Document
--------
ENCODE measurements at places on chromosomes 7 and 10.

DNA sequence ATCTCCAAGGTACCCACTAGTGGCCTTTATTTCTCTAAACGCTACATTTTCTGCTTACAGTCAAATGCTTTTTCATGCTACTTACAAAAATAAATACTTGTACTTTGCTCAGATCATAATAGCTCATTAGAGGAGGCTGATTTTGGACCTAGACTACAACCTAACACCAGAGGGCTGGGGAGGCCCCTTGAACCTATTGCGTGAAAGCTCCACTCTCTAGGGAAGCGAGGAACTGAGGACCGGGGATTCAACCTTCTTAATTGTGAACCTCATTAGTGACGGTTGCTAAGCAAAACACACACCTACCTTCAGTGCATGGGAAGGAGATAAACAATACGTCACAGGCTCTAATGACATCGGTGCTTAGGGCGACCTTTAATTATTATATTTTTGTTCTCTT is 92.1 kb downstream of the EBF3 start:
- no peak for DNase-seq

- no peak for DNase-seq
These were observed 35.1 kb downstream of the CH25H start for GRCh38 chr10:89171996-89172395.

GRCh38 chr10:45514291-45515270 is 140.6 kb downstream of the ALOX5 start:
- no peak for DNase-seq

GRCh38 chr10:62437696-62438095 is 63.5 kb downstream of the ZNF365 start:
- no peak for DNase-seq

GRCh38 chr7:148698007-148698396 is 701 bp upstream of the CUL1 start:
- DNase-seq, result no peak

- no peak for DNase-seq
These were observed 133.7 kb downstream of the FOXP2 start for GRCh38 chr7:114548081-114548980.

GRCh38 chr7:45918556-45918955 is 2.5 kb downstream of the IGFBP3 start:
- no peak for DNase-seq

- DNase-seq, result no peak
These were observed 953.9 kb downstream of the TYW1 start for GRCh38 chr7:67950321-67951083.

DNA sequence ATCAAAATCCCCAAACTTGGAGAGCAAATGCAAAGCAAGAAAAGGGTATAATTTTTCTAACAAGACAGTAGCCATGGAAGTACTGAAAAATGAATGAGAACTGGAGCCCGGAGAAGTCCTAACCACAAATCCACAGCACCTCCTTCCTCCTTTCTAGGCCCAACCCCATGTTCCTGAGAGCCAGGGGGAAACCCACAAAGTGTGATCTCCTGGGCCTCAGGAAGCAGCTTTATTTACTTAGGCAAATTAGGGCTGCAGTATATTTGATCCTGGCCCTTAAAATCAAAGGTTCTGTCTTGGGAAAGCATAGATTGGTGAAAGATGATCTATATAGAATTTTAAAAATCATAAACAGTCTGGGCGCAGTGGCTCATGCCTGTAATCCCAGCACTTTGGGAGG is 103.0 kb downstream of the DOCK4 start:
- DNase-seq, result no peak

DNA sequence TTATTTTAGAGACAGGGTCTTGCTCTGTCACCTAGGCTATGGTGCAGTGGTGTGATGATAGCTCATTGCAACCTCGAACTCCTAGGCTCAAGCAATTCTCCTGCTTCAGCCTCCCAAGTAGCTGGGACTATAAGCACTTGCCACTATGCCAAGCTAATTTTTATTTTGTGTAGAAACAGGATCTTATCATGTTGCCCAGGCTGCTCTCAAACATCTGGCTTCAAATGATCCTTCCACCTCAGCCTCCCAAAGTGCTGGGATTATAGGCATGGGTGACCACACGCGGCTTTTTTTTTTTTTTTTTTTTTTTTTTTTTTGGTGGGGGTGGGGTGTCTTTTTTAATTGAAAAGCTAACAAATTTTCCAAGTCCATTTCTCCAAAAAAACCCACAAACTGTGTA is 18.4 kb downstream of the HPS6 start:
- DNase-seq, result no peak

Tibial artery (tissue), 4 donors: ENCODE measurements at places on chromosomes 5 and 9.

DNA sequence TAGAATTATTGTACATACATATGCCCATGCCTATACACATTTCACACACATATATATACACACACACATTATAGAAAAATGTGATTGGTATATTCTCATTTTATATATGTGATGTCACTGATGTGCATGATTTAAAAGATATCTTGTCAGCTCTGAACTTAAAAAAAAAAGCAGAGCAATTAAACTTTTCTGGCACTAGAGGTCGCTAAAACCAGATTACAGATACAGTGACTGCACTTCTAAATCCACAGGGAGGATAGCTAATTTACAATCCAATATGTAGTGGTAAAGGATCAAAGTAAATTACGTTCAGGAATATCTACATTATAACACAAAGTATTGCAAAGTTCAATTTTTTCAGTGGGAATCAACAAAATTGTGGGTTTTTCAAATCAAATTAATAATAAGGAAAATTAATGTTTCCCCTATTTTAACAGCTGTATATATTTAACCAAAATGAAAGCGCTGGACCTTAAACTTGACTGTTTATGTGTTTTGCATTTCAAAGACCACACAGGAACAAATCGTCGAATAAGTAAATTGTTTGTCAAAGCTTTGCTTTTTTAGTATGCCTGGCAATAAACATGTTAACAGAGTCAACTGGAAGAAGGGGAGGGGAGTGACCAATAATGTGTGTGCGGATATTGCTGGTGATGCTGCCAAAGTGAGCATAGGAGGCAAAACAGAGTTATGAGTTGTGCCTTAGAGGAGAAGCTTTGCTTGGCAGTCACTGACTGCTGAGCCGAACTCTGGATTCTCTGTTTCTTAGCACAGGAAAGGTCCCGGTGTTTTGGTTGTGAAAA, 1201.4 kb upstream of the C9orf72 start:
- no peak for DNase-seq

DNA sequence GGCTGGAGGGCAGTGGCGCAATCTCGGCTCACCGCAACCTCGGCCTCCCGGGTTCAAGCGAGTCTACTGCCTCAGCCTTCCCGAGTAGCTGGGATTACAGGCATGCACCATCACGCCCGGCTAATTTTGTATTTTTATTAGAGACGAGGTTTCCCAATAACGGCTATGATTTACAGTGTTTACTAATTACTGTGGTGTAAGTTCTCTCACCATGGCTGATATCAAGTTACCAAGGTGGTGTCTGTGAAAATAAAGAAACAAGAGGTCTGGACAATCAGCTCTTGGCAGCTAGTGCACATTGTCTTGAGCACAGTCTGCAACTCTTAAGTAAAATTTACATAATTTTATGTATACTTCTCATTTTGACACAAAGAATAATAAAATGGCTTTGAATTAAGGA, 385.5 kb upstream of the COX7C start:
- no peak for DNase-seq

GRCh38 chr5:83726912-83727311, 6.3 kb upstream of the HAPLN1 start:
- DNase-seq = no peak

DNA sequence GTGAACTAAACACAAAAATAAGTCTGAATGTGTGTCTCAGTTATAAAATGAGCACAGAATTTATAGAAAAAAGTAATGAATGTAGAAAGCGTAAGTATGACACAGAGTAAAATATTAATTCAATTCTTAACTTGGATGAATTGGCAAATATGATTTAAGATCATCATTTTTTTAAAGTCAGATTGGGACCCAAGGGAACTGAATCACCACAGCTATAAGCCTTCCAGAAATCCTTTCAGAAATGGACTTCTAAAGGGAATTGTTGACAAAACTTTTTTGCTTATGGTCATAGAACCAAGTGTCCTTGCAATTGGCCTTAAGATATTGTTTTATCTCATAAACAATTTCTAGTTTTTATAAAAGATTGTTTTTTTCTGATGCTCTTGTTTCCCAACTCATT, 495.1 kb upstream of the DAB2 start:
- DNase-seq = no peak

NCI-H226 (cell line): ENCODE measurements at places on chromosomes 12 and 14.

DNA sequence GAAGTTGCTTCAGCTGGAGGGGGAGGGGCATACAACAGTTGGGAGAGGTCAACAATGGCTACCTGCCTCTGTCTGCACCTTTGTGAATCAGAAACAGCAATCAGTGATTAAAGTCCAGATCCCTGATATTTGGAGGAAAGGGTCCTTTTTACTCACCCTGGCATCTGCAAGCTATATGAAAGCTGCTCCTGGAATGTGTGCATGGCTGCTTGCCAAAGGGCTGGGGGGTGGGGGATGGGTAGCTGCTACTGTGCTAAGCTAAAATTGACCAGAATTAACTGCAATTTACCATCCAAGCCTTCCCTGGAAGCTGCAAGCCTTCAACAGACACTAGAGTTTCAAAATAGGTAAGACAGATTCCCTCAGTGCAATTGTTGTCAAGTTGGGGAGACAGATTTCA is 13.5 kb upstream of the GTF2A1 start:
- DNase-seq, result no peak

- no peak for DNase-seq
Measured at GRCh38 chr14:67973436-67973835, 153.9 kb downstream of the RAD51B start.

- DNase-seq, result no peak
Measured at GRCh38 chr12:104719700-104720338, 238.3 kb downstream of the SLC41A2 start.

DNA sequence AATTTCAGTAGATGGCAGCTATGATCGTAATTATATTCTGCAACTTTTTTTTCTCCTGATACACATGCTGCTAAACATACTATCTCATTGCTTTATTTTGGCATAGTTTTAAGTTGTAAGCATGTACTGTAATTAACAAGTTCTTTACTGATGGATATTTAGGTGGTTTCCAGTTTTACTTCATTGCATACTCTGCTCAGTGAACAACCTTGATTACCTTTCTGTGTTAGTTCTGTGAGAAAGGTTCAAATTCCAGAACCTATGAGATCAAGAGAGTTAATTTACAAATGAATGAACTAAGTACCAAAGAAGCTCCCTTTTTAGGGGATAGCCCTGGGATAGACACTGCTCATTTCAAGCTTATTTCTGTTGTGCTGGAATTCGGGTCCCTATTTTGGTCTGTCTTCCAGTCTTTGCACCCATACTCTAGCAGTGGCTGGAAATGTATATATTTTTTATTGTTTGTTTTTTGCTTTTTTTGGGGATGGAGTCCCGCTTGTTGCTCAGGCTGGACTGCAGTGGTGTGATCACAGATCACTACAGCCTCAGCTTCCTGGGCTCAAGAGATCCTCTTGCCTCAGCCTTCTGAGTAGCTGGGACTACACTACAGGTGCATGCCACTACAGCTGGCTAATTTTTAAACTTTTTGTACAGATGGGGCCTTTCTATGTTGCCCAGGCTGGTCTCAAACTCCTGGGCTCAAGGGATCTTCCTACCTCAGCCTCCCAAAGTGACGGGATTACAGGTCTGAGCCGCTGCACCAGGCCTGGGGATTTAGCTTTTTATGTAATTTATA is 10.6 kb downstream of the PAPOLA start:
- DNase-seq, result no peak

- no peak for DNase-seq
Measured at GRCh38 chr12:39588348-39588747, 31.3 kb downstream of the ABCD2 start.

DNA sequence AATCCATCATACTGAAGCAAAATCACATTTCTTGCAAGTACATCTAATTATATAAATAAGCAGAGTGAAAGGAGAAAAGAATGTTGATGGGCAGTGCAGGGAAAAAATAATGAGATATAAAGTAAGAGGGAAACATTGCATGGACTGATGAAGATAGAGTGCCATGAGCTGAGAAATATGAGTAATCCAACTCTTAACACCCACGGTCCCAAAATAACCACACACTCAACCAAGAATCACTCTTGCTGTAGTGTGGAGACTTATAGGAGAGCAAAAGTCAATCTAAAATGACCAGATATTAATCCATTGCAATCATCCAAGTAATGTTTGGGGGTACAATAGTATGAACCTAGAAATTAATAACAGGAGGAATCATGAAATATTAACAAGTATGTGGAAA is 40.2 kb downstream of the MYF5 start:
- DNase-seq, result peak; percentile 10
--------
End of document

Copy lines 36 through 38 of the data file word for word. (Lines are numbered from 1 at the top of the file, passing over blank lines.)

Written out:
- DNase-seq, result no peak
Measured at GRCh38 chr12:104719700-104720338, 238.3 kb downstream of the SLC41A2 start.

DNA sequence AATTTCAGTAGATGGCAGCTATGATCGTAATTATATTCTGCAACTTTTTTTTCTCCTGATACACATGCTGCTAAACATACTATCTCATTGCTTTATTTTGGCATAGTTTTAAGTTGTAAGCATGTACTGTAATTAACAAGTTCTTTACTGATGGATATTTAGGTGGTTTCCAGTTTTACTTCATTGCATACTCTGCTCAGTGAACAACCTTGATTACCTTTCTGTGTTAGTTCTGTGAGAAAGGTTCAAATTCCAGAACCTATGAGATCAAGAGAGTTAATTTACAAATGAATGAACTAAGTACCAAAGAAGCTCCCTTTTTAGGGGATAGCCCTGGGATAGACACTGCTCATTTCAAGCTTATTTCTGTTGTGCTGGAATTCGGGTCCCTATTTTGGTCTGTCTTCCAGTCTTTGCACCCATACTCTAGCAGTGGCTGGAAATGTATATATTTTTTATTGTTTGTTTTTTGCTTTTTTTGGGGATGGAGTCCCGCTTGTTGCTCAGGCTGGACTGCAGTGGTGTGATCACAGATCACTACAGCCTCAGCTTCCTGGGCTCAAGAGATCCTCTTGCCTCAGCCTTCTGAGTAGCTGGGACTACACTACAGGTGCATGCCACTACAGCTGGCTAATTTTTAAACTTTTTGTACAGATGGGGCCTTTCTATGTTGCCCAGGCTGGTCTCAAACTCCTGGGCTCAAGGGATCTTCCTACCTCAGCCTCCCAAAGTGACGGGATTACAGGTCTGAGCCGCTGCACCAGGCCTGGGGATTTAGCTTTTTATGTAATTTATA is 10.6 kb downstream of the PAPOLA start: